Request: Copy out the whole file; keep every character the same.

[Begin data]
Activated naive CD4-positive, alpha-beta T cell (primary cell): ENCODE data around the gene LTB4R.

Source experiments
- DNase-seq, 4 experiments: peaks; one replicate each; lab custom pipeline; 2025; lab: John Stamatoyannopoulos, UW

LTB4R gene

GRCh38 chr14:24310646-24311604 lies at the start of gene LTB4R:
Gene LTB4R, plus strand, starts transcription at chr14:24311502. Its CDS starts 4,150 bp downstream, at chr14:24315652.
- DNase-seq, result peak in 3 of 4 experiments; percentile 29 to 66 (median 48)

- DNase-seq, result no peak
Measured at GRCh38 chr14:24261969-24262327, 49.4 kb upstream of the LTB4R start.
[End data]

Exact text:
Activated naive CD4-positive, alpha-beta T cell (primary cell): ENCODE data around the gene LTB4R.

Source experiments
- DNase-seq, 4 experiments: peaks; one replicate each; lab custom pipeline; 2025; lab: John Stamatoyannopoulos, UW

LTB4R gene

GRCh38 chr14:24310646-24311604 lies at the start of gene LTB4R:
Gene LTB4R, plus strand, starts transcription at chr14:24311502. Its CDS starts 4,150 bp downstream, at chr14:24315652.
- DNase-seq, result peak in 3 of 4 experiments; percentile 29 to 66 (median 48)

- DNase-seq, result no peak
Measured at GRCh38 chr14:24261969-24262327, 49.4 kb upstream of the LTB4R start.